Another likely contender for multiple year-end lists arrived in the form of Big Thief‘s “Real Love”, a breathtaking tune that’s breathing new life into Saddle Creek’s increasingly impressive roster. A towering masterclass of pure songwriting, “Real Love” is jaw-dropping at nearly every turn, from the sky-bound guitar work to the plaintive honesty that grounds the whole affair. If the rest of the band’s upcoming Masterpiece comes close to matching this song, it’s tongue-in-cheek title won’t carry a shred of irony. “Real Love” is four minutes and 17 seconds of sublime perfection.

2016: The First Two Months (Full Streams)

Jawbreaker Reunion II

Now that the songs have, by and large, been brought up to the present release cycle, it only seemed fitting to turn the attention towards some of 2016’s strongest records. Since records are more time-consuming than individual songs, none of them will be featured individually in the next week. However, all of the records below are more than worthy of investment. A small handful of these even have a shot of being expanded on at the end of the year. For now, though, I’ll simply provide another list for exploration. Once again, there’s absolutely no way these can be listened to in one sitting so it may be best to just bookmark the page and return at will. From demo debuts of solo projects (Potty Mouth‘s Aberdeen Weems) to triumphant returns (Jawbreaker Reunion, photographed above) to fascinating splits (Great Thunder and Radiator Hospital) to outstanding compilations, there’s a lot to discover. Dive in below and find some new bands worth following.

Jawbreaker Reunion – Haha and then What 😉 || Margaret Glaspy – You and I b/w Somebody to Anybody || Purling Hiss – Something || Kal Marks – Life Is Alright, Everybody Dies || Two Inch Astronaut – Personal Life || Aberdeen – Blue Lemon Demos || ROMP – Departure From Venus || Lucy Dacus – No Burden || Swim Team – Swim Team || Rita Fishbone – Spilt Milk || Hothead – Hothead || Sioux Falls – Rot Forever || Past Life – EP I || Abi Reimold – Wriggling || Nice Try – Nice Try || Krafftmalerei Plagiat || Lawndry – EP || Baby Birds Don’t Drink Milk – Burritos || Mal Devisa – Kiid || Kane Strang – Blue Cheese || Big Ups – Before A Million Universes || Årabrot – The Gospel || Michael Nau – Mowing || Looks Like Mountains – Quick, Before We’re All Dead! || High Waisted – On Ludlow || Sin Kitty – Softer || Rafter – A Sploded Battery || Candy – Azure || Baklaava – Dane On

Fake Boyfriend – Mercy || Axed Crown – Amnesty || Soda – Without A Head || Fucko – Dealing With the Weird || Opposites – Joon II and Got My Cough || Journalism – Faces || Sarah Neufeld – The Ridge || Great Deceivers – Ask Me About Your Strong Suits || Burnt Palms – Back On My Wall || Adult Books – Running From the Blows || Dead Stars – Bright Colors || Acid Dad – Let’s Plan A Robbery || yndi halda – Under Summer || Sheer Mag – III || Edgar Clinks – Bath w/ Frozen Cat || Tangerine – Sugar Teeth || Muncie Girls – From Caplan to Belsize || Risley – Risley || Great Thunder/Radiator Hospital – Wedding Album || Pinegrove – Cardinal || Acid Fast – Last Night on Earth || Making Fuck – Harrowing End || Nick Thorburn – Serial S2 || Fred Thomas – Minim || Dude York – Lose Control b/w Love Is || Self Defense Family – Superior || Jo Passed – Out || POP ETC – Souvenir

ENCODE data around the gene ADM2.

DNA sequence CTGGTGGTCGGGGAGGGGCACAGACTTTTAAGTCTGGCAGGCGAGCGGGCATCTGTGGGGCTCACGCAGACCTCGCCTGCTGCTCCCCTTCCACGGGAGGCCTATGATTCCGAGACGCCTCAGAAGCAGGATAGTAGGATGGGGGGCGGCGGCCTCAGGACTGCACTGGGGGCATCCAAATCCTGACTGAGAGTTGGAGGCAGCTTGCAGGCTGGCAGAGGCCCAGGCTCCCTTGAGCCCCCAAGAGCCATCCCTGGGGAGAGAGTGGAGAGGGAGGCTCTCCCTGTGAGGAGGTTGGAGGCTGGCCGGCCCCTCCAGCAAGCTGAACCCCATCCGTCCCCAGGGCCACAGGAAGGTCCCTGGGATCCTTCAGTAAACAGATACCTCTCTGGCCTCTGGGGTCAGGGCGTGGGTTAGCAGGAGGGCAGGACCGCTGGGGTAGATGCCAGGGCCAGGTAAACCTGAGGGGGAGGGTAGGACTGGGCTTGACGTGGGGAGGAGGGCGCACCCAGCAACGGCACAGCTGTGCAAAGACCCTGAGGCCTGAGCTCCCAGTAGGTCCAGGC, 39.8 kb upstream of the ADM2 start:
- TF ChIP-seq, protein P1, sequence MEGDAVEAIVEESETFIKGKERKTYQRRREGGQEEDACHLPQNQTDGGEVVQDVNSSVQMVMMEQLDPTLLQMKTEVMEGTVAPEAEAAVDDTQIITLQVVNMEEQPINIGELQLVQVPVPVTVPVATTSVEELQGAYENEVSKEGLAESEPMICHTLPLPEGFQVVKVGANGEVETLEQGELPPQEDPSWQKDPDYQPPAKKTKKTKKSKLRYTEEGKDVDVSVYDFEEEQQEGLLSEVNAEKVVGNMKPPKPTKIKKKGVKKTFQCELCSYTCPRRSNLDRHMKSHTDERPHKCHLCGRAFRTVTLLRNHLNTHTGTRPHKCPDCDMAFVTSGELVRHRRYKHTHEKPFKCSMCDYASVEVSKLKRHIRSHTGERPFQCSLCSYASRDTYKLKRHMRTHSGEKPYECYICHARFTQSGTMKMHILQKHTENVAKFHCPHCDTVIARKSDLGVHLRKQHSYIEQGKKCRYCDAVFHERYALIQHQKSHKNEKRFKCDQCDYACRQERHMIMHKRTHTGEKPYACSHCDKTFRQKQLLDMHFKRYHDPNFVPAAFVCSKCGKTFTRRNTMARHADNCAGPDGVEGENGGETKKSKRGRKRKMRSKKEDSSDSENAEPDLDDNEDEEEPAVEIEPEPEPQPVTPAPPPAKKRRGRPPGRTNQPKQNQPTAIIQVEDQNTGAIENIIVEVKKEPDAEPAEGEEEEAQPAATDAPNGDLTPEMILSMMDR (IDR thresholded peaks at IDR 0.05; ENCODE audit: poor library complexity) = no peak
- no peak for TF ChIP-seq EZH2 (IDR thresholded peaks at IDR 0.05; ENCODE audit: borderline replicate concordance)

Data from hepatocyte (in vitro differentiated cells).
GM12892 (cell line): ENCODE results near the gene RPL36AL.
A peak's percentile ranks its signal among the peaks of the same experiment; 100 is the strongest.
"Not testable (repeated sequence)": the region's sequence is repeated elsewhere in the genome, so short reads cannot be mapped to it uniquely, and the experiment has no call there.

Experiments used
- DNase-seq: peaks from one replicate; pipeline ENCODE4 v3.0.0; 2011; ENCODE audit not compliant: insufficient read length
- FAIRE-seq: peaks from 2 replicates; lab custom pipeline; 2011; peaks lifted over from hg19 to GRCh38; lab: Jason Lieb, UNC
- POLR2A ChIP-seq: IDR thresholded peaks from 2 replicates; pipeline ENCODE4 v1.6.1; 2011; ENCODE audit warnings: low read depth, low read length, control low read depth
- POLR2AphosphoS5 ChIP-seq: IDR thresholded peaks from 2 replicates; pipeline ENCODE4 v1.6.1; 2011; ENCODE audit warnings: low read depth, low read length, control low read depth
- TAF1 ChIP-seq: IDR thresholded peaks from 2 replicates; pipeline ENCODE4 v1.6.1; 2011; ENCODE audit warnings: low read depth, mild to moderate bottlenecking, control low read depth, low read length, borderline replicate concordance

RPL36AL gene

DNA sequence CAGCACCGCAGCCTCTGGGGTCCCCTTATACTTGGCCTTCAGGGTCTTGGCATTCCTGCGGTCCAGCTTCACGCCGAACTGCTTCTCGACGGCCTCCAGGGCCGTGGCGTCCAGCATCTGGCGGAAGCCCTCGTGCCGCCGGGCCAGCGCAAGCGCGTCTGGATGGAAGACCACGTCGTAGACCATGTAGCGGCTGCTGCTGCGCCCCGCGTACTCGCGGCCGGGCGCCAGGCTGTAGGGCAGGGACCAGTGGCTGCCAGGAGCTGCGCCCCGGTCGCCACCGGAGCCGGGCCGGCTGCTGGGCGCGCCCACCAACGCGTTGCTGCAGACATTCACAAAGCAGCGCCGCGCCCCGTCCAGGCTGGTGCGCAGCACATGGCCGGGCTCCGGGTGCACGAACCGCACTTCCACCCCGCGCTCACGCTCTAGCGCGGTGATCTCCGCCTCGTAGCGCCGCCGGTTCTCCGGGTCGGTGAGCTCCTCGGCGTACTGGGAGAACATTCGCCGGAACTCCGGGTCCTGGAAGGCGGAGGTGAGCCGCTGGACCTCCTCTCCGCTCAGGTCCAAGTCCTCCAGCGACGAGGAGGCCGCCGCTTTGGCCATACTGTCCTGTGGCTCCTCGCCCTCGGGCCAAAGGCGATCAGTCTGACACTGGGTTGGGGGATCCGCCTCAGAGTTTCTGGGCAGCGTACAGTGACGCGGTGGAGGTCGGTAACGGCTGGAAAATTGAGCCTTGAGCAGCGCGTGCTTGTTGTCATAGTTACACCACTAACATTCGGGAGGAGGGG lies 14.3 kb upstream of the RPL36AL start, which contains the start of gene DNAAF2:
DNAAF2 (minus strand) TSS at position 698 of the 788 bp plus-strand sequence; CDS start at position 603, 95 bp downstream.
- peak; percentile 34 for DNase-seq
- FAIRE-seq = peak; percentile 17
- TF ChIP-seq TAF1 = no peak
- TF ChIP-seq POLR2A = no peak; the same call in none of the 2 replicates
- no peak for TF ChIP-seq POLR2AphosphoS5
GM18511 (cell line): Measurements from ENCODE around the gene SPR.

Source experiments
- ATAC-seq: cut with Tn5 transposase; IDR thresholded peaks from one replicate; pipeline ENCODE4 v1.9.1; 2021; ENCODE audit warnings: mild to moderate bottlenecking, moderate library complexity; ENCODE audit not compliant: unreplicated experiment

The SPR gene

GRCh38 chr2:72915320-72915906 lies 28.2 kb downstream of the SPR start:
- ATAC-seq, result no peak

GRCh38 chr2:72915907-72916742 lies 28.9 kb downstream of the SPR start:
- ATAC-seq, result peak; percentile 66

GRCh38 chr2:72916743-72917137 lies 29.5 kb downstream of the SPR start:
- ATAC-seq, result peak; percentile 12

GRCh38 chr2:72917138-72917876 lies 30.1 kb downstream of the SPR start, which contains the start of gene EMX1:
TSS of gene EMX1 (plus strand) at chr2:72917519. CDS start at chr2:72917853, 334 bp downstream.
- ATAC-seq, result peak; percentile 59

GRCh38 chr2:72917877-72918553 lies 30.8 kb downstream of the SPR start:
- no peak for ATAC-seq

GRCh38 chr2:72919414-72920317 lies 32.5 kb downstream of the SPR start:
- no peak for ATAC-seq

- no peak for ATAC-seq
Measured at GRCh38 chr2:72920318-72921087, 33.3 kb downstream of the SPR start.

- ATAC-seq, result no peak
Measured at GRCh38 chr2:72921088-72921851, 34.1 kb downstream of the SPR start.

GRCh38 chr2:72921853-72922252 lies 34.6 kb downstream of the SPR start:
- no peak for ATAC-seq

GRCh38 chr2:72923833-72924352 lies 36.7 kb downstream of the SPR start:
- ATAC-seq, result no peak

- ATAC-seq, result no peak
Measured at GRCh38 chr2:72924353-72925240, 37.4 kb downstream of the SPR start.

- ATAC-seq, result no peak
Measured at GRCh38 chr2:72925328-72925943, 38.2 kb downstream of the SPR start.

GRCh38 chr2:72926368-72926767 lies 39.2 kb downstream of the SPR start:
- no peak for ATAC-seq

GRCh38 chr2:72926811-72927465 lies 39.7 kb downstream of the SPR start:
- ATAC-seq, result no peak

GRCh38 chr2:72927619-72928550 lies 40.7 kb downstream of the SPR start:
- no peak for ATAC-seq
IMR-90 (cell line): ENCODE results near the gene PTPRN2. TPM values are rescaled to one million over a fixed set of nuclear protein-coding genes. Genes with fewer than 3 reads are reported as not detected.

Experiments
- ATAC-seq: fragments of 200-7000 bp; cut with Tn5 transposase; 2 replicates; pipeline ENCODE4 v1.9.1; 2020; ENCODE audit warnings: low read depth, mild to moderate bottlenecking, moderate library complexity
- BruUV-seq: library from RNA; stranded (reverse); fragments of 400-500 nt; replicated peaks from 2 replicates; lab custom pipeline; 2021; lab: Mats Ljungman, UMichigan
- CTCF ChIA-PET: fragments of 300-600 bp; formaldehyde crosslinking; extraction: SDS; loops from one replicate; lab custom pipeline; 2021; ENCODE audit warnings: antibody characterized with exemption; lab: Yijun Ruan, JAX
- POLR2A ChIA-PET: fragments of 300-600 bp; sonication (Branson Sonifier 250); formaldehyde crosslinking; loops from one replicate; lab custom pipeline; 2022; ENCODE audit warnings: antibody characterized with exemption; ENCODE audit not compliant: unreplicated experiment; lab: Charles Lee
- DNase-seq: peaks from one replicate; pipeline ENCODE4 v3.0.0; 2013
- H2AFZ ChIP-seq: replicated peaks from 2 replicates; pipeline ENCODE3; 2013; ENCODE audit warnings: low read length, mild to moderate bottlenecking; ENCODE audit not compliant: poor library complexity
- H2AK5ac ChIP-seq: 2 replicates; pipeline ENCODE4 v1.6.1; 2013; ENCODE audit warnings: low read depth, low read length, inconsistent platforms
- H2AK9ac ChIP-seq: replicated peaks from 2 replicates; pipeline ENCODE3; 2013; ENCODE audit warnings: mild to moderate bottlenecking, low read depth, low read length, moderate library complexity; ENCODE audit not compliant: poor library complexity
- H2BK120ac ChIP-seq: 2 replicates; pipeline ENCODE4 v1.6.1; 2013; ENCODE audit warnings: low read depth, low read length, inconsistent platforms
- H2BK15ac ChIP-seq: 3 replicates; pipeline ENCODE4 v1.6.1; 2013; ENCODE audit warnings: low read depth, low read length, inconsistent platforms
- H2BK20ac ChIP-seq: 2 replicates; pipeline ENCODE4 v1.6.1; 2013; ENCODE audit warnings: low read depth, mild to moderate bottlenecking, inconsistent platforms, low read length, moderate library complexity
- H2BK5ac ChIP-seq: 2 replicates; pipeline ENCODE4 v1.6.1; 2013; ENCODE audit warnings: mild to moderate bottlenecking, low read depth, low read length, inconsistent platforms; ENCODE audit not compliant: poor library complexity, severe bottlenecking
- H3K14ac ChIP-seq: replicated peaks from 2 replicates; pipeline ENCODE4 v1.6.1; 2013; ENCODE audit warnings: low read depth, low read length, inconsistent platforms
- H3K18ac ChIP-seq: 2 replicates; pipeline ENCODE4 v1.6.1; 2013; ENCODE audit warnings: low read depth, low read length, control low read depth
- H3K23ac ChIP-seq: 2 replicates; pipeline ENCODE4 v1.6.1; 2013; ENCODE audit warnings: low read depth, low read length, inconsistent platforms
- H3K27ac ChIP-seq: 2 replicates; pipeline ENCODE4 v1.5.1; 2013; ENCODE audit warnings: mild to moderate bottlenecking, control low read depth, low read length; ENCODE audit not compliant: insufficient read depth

Pinkshinyultrablast – Grandfeathered || Nap Eyes – Thought Rock Fish Scale || Art Week 2016 || Crater – Talk To Me So I Can Fall Asleep || Tuff Love – Resort || The Castillians – You & Me || Sitcom – Gig Bag || Howardian – A Smurf at Land’s End || Mass Gothic/Ex-Amazed – Split || Step Sisters – Thick || Rob Crow’s Gloomy Place – You’re Doomed. Be Nice. || Washer – Here Comes Washer || Titus Andronicus/Craig Finn – No Faith/No Future/No Problem || Frameworks – Time Spent || I’m An Island – Bored Days, Old Years || Wussy – Forever Sounds || Nathaniel Bellows – The Old Illusions || Keeps – Brief Spirit || Serac – Songs for the Broken Hearted || This Heel – This Heel III || Cotton Ships – Cotton Ships || Truly – Henry || Acid Tongue – The Dead Man’s Cat Walk || Dying Adolescence – Dear You, It Can’t Wait. || Proud Parents – Sharon Is Karen || Cayetana – Tired Eyes

JOYA – Surround b/w Kitsilano || The Two Tens – Volume || Leggy – Dang || Cellar Doors – Frost b/w Prism || Celebration Guns – Quitter || Quarterly – Quarterly || Hollow Hand – Ancestral Lands || Sierpien – Stench Up to Heaven || Cherry – Gloom || Relick – Twin House || Sun Dummy – Bunny || Lionlimb – Shoo || Tiny Knives – Black Haze || Chives – Drip || Chris Storrow – The Ocean’s Door || Bombay Harabee – Goldmine || Swaying Wires – I Left A House Burning || The Spook School – Binary / David Bowie Songs || Tender Defender – Tender Defender || Mozes and the Firstborn – Power Ranger || DRÆMHOUSE – Only Friends || Molly Drag – Tethered Rendering || Black Thumb – Black Thumb

Midnight Reruns – Canadian Summer (Music Video, Live Video)

Midnight Reruns IV

2015’s made a habit out of producing incredibly strong weeks for new material and these past five days have proven to be no different. There were strong new songs from Pill, Dead Stars, Car Seat Headrest, Day Wave, Dressy Bessy, Hand of Dust, and Courtney Barnett’s excellent Boys Next Door cover. Winstons and Alex G both unveiled formidable releases and a trio of tantalizing clips from Greys, Braids, and Doe. While each of those titles are worth several glances, it was site favorites Midnight Reruns‘ latest music video to earn this post’s feature spot.